ERIC ANDERSEN: ETERNAL TROUBADOUR
by Paul Freeman
More than 40 years after he began enchanting listeners, singer-songwriter Eric Andersen continues to epitomize the modern troubadour. His songs have been recorded by such artists as Judy Collins, Rick Nelson, Linda Ronstadt, the Grateful Dead, Fairport Convention and Peter Paul and Mary.
Perhaps you’ve haven’t heard Eric Andersen... or even heard of him. Though he’s been on the brink of major stardom several times, he remains a cult figure. Like most truly great artists, his work simply isn’t meant for the masses. That just makes those who have spent late hours wrapping themselves in his haunting and poetic songs cherish them even more.
He’s a restless soul, creatively and geographically. Andersen spends much of his time in the Netherlands these days, though he makes New York his business base. For several years, he lived in Norway. “Yeah, anything that starts with an ‘N’ and I’ll hit it,” he quips. “Nigeria might be next. You only live once... and least in my book.”
Andersen continues to hit the road, traveling the world with his guitar. “I’ve been doing other types of writing, so it’s good to get into performing again. It’s like riding a bicycle. You get back into the groove and you see that the thrill isn’t gone yet. It’s a good habit and the stage is a good, safe place to be.”
As a songwriter, Andersen hasn’t played it safe. With the song ‘Memory of the Future,’ he experimented with what he calls, “Burroughsian non sequiturs of images.”
Several of Andersen revered compositions are lengthy, such as the 12-minute “Ghosts On The Road” and the epic, 26-minute homage to beat poets, “Beat Avenue.” “‘Beat Avenue’ is like my personal ‘Ulysses.’”
“The point is, if you’re going to put yourself through the paces, it’s good if you can come up with something that breaks the borders or expands the boundaries of the medium.”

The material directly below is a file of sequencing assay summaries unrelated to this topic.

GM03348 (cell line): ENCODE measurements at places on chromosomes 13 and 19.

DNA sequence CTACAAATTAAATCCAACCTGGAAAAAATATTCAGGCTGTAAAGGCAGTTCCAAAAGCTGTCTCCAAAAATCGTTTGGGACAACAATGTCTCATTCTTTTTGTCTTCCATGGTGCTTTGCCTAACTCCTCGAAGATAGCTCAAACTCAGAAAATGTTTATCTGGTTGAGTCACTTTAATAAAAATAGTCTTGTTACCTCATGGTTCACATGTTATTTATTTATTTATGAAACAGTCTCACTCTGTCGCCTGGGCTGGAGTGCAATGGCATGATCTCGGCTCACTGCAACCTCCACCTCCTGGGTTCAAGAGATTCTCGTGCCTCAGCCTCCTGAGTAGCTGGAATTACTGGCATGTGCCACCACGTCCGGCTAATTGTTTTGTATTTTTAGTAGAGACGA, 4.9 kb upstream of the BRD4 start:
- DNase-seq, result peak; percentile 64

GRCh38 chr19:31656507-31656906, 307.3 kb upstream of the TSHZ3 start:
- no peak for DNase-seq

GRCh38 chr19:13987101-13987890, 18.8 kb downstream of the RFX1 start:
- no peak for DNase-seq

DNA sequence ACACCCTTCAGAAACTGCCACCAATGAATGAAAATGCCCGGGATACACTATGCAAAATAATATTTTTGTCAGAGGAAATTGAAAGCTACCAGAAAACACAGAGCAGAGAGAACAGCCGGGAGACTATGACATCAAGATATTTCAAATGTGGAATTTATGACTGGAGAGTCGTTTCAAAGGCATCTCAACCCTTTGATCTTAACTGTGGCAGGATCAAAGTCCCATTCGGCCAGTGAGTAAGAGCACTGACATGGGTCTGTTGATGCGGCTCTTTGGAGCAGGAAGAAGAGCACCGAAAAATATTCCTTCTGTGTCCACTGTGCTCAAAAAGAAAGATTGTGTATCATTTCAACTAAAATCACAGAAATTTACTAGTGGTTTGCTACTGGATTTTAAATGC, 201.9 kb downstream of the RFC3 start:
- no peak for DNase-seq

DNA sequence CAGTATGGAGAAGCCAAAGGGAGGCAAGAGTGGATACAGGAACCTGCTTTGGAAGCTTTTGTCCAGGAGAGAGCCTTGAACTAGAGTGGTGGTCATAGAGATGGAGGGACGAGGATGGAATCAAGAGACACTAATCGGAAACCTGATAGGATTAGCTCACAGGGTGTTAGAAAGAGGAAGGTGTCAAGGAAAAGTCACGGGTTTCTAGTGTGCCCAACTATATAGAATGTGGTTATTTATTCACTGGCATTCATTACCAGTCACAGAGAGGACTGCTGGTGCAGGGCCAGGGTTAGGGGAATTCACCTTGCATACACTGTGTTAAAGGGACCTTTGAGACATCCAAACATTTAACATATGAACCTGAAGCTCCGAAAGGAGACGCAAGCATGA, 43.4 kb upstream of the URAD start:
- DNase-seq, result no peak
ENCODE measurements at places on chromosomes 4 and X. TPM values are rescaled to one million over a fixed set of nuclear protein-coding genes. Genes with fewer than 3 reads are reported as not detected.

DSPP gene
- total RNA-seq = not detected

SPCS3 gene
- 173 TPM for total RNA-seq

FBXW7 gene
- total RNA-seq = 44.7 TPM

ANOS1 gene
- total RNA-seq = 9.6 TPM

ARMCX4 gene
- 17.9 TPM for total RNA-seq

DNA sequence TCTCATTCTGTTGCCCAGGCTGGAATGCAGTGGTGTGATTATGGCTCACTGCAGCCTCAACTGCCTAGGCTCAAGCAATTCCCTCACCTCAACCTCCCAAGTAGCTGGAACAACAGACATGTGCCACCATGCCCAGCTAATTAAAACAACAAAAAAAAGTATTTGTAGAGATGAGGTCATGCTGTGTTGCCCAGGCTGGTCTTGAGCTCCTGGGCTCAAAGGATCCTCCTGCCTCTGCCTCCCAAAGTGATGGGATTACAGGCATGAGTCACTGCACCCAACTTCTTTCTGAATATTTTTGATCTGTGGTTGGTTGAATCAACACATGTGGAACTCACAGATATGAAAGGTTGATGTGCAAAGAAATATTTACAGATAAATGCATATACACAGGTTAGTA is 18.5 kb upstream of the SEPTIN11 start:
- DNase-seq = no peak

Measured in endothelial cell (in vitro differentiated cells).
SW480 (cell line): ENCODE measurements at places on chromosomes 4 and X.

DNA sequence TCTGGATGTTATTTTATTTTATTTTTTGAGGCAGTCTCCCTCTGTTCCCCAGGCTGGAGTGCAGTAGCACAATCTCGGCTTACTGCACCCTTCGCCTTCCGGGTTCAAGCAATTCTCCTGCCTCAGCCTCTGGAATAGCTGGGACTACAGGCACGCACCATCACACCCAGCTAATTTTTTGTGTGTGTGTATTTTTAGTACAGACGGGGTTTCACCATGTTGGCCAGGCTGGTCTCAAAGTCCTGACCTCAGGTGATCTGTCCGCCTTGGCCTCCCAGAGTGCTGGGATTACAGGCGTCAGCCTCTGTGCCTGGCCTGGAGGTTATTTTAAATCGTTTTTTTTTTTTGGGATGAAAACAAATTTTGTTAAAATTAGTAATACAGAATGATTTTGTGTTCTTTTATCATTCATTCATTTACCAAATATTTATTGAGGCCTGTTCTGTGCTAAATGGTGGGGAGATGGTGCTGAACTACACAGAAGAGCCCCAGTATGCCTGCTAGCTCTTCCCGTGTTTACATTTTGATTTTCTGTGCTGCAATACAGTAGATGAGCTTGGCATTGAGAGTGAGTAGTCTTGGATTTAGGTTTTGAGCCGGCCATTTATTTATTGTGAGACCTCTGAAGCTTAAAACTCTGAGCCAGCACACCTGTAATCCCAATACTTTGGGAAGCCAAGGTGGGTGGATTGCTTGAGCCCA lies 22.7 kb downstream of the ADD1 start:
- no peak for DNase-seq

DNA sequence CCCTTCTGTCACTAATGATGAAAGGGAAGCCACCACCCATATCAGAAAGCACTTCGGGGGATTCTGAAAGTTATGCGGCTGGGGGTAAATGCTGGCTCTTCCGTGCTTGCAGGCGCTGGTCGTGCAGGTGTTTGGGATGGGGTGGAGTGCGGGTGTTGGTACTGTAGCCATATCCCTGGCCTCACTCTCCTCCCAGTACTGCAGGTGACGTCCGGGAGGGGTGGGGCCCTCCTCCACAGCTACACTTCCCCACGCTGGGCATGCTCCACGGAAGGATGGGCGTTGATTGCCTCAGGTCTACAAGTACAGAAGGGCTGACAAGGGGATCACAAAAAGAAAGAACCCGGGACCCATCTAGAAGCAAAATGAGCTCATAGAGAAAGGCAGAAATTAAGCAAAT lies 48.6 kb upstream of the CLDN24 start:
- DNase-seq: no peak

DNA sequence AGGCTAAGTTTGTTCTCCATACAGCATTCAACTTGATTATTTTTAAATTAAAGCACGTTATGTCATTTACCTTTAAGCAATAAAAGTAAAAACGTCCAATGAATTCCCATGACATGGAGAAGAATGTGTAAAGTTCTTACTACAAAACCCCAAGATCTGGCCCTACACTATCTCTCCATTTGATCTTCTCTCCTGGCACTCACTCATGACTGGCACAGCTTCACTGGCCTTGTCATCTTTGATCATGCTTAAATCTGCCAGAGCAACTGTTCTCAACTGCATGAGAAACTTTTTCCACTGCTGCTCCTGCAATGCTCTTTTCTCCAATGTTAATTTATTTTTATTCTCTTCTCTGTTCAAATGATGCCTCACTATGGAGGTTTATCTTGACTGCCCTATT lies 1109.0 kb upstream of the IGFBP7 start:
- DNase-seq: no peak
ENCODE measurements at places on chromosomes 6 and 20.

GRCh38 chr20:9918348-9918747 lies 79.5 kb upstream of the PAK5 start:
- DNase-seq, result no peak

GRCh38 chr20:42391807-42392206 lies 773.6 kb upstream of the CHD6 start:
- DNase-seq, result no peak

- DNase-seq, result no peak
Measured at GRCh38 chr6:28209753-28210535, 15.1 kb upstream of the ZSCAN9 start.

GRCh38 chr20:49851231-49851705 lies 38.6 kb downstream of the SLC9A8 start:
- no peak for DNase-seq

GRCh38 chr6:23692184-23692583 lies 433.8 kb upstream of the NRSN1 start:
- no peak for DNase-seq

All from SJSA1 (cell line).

Born in Pittsburgh in ‘43, raised in Buffalo, Andersen taught himself guitar and piano. The early rock of Elvis, Buddy Holly, the Everlys and Little Richard captivated him. Miles Davis and Charlie Parker intrigued him. In his teens, the Weavers’ political songs drew Andersen to folk music.
The power of the word fascinated Andersen. He pored over the works of Rimbaud and Baudelaire, as well as Jack Kerouac, Allen Ginsberg, Lawrence Ferlinghetti and Neal Cassady.
In ‘63, after two years of pre-med, Andersen trekked to San Francisco, hoping to meet his beat poet idols.
“Their writing was informative. It was refreshing for American language. It had a here-and-now aspect. It wasn’t artifice. It wasn’t stylized in the sense that a lot of writing was. It had this vernacular, this sort of day-to-day presence. It had that marvelous, ephemeral quality to it.”
In the Bay Area, Andersen started busking with a black blues singer called J.C. Burris, cousin of legendary harmonica player Sonny Terry.
“You find that happening a lot, performers gravitating towards a black mentor. Happened to Hank Williams, Elvis Presley. When they were young, they would hang out with these people on the corner. It kind of got you underneath the skin of the music. Other people don’t get that opportunity.
“For me it was a growing experience. I didn’t really care if people listened or not. I was just happy to be playing with him, getting the grooves right. It was a huge lesson.”